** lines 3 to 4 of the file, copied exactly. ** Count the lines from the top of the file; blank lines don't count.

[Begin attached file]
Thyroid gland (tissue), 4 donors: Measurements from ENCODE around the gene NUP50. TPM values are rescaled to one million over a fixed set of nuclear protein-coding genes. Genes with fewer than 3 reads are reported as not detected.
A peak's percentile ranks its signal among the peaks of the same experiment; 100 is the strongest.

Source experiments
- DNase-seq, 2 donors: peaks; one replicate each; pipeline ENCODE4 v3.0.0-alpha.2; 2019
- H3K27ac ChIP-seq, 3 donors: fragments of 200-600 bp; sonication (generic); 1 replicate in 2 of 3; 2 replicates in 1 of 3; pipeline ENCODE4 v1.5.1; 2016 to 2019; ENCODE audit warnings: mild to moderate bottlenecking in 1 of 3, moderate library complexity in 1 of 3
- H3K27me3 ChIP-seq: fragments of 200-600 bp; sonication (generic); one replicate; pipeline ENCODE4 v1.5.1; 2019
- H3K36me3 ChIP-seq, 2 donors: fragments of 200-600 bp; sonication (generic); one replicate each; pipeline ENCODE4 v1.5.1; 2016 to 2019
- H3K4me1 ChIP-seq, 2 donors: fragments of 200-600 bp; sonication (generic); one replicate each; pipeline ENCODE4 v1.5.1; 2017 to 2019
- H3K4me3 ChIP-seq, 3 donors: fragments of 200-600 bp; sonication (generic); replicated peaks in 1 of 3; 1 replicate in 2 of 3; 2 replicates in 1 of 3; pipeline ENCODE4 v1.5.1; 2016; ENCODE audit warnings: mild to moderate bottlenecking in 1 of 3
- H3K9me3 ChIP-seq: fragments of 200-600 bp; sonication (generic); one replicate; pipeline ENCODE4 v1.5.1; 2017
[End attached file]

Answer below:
Source experiments
- DNase-seq, 2 donors: peaks; one replicate each; pipeline ENCODE4 v3.0.0-alpha.2; 2019